Ongoing training is only one way to keep your employees ready for what’s coming next

Employee commitment, productivity, and retention are emerging as the most critical workplace challenges of the immediate future. For many organizations, “surprise” employee departures can significantly affect the execution of business plans and may eventually cause an unexpected decline in productivity. This is especially true during a time of economic uncertainty and related organizational downsizings when the impact of losing key talent increases exponentially.

Consider that:

•    The most difficult time to retain and motivate employees is during organizational change.  

•    Highly engaged and motivated employees can increase the performance and productivity of an organization by as much as 400 percent.

•    Losing and replacing an employee may cost up to 2.4 times an annual salary.

•    The largest factor in retaining and motivating employees is not money, but the relationship with their immediate supervisors.

So, what can you do today to overcome or avoid these critical challenges and be the “employer of choice” for tomorrow? Wherever your organization is now, you can take steps to attract, inspire, and retain top talent. The organization must address five key performance elements: change, listening, traction, investing, and communicating.


To paraphrase Franklin Roosevelt, “The only thing we have to fear is fear of change.” Change is constant; embrace it. Fear of change is no longer an excuse to avoid exercising strong leadership, making tough decisions, or implementing ideas. The members of your organization are counting on you to lead, direct, and manage effective change. Change today usually means transitioning to a new role, taking on greater responsibility, or leaving the organization. Support change with encouragement and reassurance. It is an opportunity to embrace individual growth and development while strengthening the team and the organization.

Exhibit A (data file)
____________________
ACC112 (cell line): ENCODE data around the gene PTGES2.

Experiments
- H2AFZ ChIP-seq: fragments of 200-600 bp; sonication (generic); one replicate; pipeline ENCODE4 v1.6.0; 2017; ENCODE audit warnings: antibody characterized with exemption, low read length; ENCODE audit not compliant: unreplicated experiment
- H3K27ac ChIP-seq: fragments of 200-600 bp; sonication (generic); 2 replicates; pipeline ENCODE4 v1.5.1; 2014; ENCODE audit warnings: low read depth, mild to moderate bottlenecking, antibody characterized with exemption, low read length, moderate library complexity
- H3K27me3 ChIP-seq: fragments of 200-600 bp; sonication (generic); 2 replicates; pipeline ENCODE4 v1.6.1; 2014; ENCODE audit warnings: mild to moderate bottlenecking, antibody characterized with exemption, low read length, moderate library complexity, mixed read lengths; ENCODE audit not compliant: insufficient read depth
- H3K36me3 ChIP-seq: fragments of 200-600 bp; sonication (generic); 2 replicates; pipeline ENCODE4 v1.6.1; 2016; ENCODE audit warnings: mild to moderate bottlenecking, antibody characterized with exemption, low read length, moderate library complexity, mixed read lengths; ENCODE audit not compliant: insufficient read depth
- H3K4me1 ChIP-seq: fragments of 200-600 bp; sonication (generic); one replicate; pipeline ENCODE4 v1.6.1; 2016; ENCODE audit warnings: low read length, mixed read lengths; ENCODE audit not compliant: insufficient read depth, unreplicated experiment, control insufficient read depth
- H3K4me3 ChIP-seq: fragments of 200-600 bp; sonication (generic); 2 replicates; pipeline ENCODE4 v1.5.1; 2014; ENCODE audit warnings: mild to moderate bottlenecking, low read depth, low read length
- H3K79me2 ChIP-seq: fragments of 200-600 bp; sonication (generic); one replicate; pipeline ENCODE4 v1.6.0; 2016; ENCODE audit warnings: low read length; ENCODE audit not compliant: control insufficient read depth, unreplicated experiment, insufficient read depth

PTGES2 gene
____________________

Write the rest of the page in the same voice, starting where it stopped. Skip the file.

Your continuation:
Listen to what you are not hearing—those quiet voices of the introverts, of the newer generations, of your most seasoned, of your diverse employees, of your staff, and of your clients. Are you hearing their ideas, questions, concerns, and solutions? They will tell you exactly where you are doing things right, what’s not working well, and what you need to do to keep them. Listening also strengthens your internal relationships with colleagues and teams. Identify the strengths your organization has and leverage your talent for individual development and strengthening client service. Now is the time to set up lunch-and-learns, roundtables, and team-building exercises. Creating a community within your firm begins with listening.


The strength of an organization is based on sharing a vision. Has your leadership taken the time to establish the organization’s purpose, values, and goals, and make them known to everyone in the firm, and to your clients? Are key business decisions being driven by them? Are you hiring, promoting, transitioning, and business developing according to the organization’s values, goals, and purpose? Loyalty, commitment, and accountability start with the building blocks of the organization—who and what you are now and where you are going. It is only with this foundation in place that you will attract, retain, and maximize the performance of top talent that is right for your organization.